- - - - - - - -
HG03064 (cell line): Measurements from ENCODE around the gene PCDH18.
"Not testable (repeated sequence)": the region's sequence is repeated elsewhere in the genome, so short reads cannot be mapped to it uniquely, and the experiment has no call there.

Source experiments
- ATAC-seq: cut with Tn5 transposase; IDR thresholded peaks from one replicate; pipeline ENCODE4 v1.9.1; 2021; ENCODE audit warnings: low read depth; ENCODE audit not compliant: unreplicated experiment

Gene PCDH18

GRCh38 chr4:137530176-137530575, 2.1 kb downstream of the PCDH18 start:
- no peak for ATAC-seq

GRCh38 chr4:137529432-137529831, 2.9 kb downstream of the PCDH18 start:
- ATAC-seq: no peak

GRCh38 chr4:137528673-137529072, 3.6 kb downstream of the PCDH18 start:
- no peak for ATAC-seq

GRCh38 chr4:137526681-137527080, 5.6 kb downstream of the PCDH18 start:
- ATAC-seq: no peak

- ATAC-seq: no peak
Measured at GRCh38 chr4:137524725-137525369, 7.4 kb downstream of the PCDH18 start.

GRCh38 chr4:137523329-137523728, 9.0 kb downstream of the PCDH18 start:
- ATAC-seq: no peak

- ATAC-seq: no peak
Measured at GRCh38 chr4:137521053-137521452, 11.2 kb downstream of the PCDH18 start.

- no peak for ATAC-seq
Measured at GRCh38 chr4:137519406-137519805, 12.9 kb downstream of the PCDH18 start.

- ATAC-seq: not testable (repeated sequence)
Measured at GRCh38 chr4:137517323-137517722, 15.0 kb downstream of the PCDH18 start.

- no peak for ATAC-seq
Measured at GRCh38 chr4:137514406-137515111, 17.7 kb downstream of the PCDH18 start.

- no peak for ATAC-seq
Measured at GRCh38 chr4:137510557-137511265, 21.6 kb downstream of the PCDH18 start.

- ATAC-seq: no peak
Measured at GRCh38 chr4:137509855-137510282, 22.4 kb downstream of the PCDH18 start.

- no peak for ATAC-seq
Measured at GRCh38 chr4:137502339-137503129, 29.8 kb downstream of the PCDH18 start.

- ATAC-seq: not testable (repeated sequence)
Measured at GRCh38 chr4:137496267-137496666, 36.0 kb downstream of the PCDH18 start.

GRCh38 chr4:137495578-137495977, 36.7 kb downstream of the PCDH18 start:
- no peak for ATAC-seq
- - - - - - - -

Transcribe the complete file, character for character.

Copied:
HG03064 (cell line): Measurements from ENCODE around the gene PCDH18.
"Not testable (repeated sequence)": the region's sequence is repeated elsewhere in the genome, so short reads cannot be mapped to it uniquely, and the experiment has no call there.

Source experiments
- ATAC-seq: cut with Tn5 transposase; IDR thresholded peaks from one replicate; pipeline ENCODE4 v1.9.1; 2021; ENCODE audit warnings: low read depth; ENCODE audit not compliant: unreplicated experiment

Gene PCDH18

GRCh38 chr4:137530176-137530575, 2.1 kb downstream of the PCDH18 start:
- no peak for ATAC-seq

GRCh38 chr4:137529432-137529831, 2.9 kb downstream of the PCDH18 start:
- ATAC-seq: no peak

GRCh38 chr4:137528673-137529072, 3.6 kb downstream of the PCDH18 start:
- no peak for ATAC-seq

GRCh38 chr4:137526681-137527080, 5.6 kb downstream of the PCDH18 start:
- ATAC-seq: no peak

- ATAC-seq: no peak
Measured at GRCh38 chr4:137524725-137525369, 7.4 kb downstream of the PCDH18 start.

GRCh38 chr4:137523329-137523728, 9.0 kb downstream of the PCDH18 start:
- ATAC-seq: no peak

- ATAC-seq: no peak
Measured at GRCh38 chr4:137521053-137521452, 11.2 kb downstream of the PCDH18 start.

- no peak for ATAC-seq
Measured at GRCh38 chr4:137519406-137519805, 12.9 kb downstream of the PCDH18 start.

- ATAC-seq: not testable (repeated sequence)
Measured at GRCh38 chr4:137517323-137517722, 15.0 kb downstream of the PCDH18 start.

- no peak for ATAC-seq
Measured at GRCh38 chr4:137514406-137515111, 17.7 kb downstream of the PCDH18 start.

- no peak for ATAC-seq
Measured at GRCh38 chr4:137510557-137511265, 21.6 kb downstream of the PCDH18 start.

- ATAC-seq: no peak
Measured at GRCh38 chr4:137509855-137510282, 22.4 kb downstream of the PCDH18 start.

- no peak for ATAC-seq
Measured at GRCh38 chr4:137502339-137503129, 29.8 kb downstream of the PCDH18 start.

- ATAC-seq: not testable (repeated sequence)
Measured at GRCh38 chr4:137496267-137496666, 36.0 kb downstream of the PCDH18 start.

GRCh38 chr4:137495578-137495977, 36.7 kb downstream of the PCDH18 start:
- no peak for ATAC-seq